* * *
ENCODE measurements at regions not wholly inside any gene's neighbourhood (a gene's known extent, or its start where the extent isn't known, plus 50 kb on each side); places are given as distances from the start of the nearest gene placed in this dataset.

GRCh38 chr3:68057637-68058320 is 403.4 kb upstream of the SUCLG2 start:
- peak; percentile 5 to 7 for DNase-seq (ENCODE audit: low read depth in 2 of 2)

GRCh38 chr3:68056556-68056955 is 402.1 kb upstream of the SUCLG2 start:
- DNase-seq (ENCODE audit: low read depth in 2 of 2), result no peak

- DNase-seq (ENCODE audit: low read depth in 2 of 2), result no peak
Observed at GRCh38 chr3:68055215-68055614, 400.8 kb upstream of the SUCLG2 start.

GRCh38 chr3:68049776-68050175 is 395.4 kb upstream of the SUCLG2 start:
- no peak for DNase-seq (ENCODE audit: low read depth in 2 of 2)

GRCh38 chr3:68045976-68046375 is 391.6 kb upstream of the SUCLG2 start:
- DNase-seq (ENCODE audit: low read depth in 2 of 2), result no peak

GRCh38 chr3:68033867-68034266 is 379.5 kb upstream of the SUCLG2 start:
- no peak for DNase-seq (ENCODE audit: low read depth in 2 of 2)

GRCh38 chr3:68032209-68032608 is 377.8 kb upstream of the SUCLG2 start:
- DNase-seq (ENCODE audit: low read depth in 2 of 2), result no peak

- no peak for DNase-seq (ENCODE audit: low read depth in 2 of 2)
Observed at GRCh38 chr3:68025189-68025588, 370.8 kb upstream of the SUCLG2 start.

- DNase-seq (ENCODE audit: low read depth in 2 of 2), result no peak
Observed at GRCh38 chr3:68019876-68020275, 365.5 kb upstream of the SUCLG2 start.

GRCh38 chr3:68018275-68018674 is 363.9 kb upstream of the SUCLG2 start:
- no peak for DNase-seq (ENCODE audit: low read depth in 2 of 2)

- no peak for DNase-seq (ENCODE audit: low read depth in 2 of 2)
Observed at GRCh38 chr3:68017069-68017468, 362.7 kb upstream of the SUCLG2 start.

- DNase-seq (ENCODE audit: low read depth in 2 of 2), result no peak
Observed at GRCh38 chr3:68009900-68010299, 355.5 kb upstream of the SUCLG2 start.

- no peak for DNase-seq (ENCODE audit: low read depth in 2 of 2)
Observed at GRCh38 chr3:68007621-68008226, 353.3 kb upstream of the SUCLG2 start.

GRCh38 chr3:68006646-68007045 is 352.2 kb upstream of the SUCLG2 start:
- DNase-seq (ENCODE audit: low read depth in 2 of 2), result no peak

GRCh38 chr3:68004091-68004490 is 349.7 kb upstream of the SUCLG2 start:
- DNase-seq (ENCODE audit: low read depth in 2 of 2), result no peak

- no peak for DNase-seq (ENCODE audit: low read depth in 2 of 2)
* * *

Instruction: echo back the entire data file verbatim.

ENCODE measurements at regions not wholly inside any gene's neighbourhood (a gene's known extent, or its start where the extent isn't known, plus 50 kb on each side); places are given as distances from the start of the nearest gene placed in this dataset.

GRCh38 chr3:68057637-68058320 is 403.4 kb upstream of the SUCLG2 start:
- peak; percentile 5 to 7 for DNase-seq (ENCODE audit: low read depth in 2 of 2)

GRCh38 chr3:68056556-68056955 is 402.1 kb upstream of the SUCLG2 start:
- DNase-seq (ENCODE audit: low read depth in 2 of 2), result no peak

- DNase-seq (ENCODE audit: low read depth in 2 of 2), result no peak
Observed at GRCh38 chr3:68055215-68055614, 400.8 kb upstream of the SUCLG2 start.

GRCh38 chr3:68049776-68050175 is 395.4 kb upstream of the SUCLG2 start:
- no peak for DNase-seq (ENCODE audit: low read depth in 2 of 2)

GRCh38 chr3:68045976-68046375 is 391.6 kb upstream of the SUCLG2 start:
- DNase-seq (ENCODE audit: low read depth in 2 of 2), result no peak

GRCh38 chr3:68033867-68034266 is 379.5 kb upstream of the SUCLG2 start:
- no peak for DNase-seq (ENCODE audit: low read depth in 2 of 2)

GRCh38 chr3:68032209-68032608 is 377.8 kb upstream of the SUCLG2 start:
- DNase-seq (ENCODE audit: low read depth in 2 of 2), result no peak

- no peak for DNase-seq (ENCODE audit: low read depth in 2 of 2)
Observed at GRCh38 chr3:68025189-68025588, 370.8 kb upstream of the SUCLG2 start.

- DNase-seq (ENCODE audit: low read depth in 2 of 2), result no peak
Observed at GRCh38 chr3:68019876-68020275, 365.5 kb upstream of the SUCLG2 start.

GRCh38 chr3:68018275-68018674 is 363.9 kb upstream of the SUCLG2 start:
- no peak for DNase-seq (ENCODE audit: low read depth in 2 of 2)

- no peak for DNase-seq (ENCODE audit: low read depth in 2 of 2)
Observed at GRCh38 chr3:68017069-68017468, 362.7 kb upstream of the SUCLG2 start.

- DNase-seq (ENCODE audit: low read depth in 2 of 2), result no peak
Observed at GRCh38 chr3:68009900-68010299, 355.5 kb upstream of the SUCLG2 start.

- no peak for DNase-seq (ENCODE audit: low read depth in 2 of 2)
Observed at GRCh38 chr3:68007621-68008226, 353.3 kb upstream of the SUCLG2 start.

GRCh38 chr3:68006646-68007045 is 352.2 kb upstream of the SUCLG2 start:
- DNase-seq (ENCODE audit: low read depth in 2 of 2), result no peak

GRCh38 chr3:68004091-68004490 is 349.7 kb upstream of the SUCLG2 start:
- DNase-seq (ENCODE audit: low read depth in 2 of 2), result no peak

- no peak for DNase-seq (ENCODE audit: low read depth in 2 of 2)